Before the West Bank Wall was erected on their land in the village of Masha, the Amer family refused an offer to relocate. Now they are compelled to cross a checkpoint before they can reach their small farm. The Color of Olives attempts to reach the political through the mundane, documenting blocks of lost time as the family lazes in front of wire fences, but director Carolina Rivas aestheticizes the Amers’ plight, using them as actors for her tone poem on displacement. The film is nearly silent, conveying the Amers’ thoughts through talking-point intertitles that highlight their bond to the land. The texture of human relations is missing, and so Rivas’s commentary (repeated close-ups of the mother imprisoned by a window frame) comes off as condescending. Instead of posing the children in bright fill lights looking sad, why not let them speak? Rivas’s compositions are undeniably sharp when she’s not grandstanding, however, from olive trees latticed with sunlight to monumental long takes of Hani, the father, waiting for the young Israeli guards to let him through for the day’s work.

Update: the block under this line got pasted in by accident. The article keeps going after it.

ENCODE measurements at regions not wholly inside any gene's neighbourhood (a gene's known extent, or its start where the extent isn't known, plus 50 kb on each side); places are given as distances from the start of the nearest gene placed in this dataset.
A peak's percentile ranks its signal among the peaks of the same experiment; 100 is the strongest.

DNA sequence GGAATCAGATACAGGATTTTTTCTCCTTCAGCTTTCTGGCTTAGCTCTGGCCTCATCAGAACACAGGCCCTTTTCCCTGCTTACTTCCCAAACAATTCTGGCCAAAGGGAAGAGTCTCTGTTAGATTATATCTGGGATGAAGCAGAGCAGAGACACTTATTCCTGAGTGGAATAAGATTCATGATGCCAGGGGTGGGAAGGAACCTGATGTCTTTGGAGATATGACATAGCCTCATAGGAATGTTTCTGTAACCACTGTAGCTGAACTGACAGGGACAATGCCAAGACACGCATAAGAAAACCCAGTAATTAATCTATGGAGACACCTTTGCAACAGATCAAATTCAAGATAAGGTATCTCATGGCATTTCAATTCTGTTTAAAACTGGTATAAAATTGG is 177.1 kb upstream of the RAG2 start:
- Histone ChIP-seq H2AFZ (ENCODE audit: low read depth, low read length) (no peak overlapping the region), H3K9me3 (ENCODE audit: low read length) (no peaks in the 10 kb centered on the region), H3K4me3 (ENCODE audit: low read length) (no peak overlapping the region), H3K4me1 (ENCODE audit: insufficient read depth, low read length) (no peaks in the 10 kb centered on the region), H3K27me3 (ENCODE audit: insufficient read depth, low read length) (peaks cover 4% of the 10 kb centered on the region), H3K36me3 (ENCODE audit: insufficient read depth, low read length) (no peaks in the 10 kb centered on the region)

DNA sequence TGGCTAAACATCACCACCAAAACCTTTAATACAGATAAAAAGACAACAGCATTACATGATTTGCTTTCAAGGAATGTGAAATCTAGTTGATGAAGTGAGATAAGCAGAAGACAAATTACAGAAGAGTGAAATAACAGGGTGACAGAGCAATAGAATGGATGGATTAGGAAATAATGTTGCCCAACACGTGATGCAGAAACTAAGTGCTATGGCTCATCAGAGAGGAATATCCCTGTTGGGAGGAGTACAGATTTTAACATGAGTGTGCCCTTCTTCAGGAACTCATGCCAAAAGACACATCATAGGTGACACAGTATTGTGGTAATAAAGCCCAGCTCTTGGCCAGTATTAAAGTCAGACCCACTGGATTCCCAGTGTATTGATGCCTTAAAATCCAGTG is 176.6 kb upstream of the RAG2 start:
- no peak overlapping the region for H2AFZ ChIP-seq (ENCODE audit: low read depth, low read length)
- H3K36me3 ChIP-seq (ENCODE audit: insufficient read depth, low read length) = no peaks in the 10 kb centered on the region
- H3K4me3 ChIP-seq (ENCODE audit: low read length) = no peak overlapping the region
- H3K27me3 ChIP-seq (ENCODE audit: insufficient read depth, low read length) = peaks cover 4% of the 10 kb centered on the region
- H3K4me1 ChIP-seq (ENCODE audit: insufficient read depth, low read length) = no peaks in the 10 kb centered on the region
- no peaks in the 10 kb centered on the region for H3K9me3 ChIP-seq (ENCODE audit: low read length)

This article from the Village Voice Archive was posted on July 4, 2006